March 27, 2008

Review: Love in the Time of Cholera

Love in the Time of Cholera
by Gabriel Garcia Marquez

I'm afraid I cannot give this the review it deserves because of this nasty flu. It has left me so weak I can't even think without laying down for a rest.

Florentino Ariza is a passionate man, a man in love. Fermina Daza is the object of his love but she rejects him early on. Though he is heartbroken, he will not give up. Though she marries another, he does not give up still. As he waits, for decades, he never gives up on Fermina Daza as his only reason to live and love.

I started reading this book prepared to love it but I should have known this would be no romantic love story. It is probably the most unromantic love story ever written. All of the characters are painfully real. Marquez draws a crude picture laced with the ridiculous and mundane. But it remains a love story to the end.

Florentino Ariza reminds me of Don Quixote throughout the story. He names his mistress not based on any merit in her but simply because she is present; then he dedicates his life to her in the face of no encouragement at all. In the face of so much discouragement the reader wonders where Florentino's strength comes from. Will he ever get the girl or will he realize what a pointless endeavor this is? Surely it must be a pointless endeavor.

Marquez is a storyteller of a different type. Rather than start at point A and lead you through all the important events he prefers to tell you all the little nuances that make up a personality. Then he throws in a few events from the main characters lives. By the time you get to the end you feel as if you have always known them and that you can predict exactly what will happen to them and how they will react to their situations. It's certainly a different way to read a book.

I have a few problems with the book. Florentino Ariza has an affair with a 12 year old girl that is a relation under his care. This is very disturbing for me. Is this a cultural issue or a literary device? Either way it was a major roadblock for liking his character. And the words sex and love are used synonymously throughout the book. Since when did they become the same thing? I think there are great bones here for a beautiful and romantic love story and I hope that is what they have used for the movie. Otherwise, I'm not sure there is much of a pleasant experience waiting for me.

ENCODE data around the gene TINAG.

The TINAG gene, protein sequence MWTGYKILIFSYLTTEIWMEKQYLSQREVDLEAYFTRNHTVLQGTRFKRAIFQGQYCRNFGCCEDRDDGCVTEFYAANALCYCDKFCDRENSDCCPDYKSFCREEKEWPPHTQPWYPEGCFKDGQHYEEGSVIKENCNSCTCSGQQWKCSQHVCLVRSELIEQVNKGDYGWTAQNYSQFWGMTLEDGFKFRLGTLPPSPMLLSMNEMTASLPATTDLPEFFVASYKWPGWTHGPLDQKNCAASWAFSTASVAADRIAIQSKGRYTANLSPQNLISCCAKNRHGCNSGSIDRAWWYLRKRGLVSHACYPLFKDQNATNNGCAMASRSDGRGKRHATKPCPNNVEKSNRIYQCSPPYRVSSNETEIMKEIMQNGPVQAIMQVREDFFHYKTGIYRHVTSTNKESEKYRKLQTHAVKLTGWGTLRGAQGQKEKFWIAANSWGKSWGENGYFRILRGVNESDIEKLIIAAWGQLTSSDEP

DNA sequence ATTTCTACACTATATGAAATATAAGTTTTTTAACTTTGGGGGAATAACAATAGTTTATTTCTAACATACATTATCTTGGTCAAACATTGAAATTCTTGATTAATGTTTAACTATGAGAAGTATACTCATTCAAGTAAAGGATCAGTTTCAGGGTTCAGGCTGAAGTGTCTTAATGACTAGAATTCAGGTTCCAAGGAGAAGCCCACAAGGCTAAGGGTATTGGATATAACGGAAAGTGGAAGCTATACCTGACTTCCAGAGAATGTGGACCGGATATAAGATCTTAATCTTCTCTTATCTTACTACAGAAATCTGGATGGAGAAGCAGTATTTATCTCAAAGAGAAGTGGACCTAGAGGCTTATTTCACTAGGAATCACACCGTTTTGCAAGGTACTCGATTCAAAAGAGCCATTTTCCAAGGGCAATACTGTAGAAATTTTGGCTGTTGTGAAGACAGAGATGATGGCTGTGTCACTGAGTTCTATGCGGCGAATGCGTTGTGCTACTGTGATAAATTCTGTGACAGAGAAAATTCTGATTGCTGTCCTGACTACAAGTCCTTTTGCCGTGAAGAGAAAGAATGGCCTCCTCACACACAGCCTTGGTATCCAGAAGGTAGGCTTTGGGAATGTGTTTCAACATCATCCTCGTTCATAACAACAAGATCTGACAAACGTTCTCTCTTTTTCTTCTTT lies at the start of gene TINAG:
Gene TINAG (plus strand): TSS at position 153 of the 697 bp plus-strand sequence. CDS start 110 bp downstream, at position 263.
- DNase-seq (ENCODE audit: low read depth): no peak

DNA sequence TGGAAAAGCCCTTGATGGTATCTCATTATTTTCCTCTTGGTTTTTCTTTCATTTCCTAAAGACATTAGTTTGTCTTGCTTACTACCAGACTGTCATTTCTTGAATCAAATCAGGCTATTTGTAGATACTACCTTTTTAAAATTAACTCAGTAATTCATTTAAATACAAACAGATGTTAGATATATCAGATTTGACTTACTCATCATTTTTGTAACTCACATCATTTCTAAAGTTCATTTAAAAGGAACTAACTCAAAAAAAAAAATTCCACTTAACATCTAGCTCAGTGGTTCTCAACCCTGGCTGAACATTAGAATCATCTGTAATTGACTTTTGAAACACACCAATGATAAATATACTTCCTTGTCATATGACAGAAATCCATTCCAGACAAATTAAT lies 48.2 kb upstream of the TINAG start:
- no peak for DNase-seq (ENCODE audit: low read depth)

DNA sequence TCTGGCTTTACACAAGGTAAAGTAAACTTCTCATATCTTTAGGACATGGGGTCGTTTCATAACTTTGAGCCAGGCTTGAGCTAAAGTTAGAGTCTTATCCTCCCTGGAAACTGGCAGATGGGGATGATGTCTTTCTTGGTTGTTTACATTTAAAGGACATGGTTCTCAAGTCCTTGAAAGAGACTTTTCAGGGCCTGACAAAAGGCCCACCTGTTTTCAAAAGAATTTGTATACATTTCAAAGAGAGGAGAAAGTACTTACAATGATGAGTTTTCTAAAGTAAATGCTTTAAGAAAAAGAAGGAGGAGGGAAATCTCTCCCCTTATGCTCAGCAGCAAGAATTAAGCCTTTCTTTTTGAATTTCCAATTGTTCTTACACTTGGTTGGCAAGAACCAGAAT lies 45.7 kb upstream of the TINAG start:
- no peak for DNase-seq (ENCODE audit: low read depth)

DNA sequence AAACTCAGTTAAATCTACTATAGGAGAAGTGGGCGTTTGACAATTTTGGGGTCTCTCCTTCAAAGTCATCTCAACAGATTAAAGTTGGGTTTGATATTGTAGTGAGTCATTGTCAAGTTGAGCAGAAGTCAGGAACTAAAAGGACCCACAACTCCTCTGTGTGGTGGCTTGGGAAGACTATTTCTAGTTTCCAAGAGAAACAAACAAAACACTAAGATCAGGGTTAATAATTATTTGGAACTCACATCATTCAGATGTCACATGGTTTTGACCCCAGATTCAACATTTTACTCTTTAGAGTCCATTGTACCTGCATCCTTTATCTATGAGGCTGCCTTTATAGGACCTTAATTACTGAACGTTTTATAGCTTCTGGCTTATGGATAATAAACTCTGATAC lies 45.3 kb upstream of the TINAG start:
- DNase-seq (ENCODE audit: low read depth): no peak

7 comments:

Jeane said...

I've always wanted to know more about this book. Thanks for the review.

Trish said...

I have this one on my shelf, but I've heard such mixed things about it that I haven't really WANTED to read it RIGHT NOW. I read One Hundred Years of Solitude a year ago, and while I liked it the writing style is very different than what I am used to. I'm wondering how much of his style is reflective of Colombia writing? I haven't read enough SA lit to know, but House of the Spirits by Isabelle Allende was the same type of style.

Hope you feel better soon.

hopeinbrazil said...

Thanks for the thoughtful review. I've been wondering about this book.

Framed said...

I'm like Trish. The book is sitting on the shelf and I can't bring myself to read it. I'm afraid after your review that I may just give it away. Sounds like a lot of work.

Petunia said...

Jeane and Hope-glad it was helpful.

Trish and Framed-I'm always a bit uncomfortable to think my reviews are turning people away from a book, especially one so well known and written by an awarded author, but all I can do is write my impressions.

Laura said...

I recently finished reading this book, and I had very similar feelings as you. The fact that there was little to no dialogue made reading it difficult for me, along with the disturbing parts--such as the affair with the young girl and the countless other "relationships" with women. I think I will pass on the movie!

tuesday said...

This book has been on my shelf for a while now. I bought it because I liked the title, but haven't had the time to read it.

I knew nothing about GMM's writing style before this, seeing as I haven't read a single of his books, so thanks for the great review.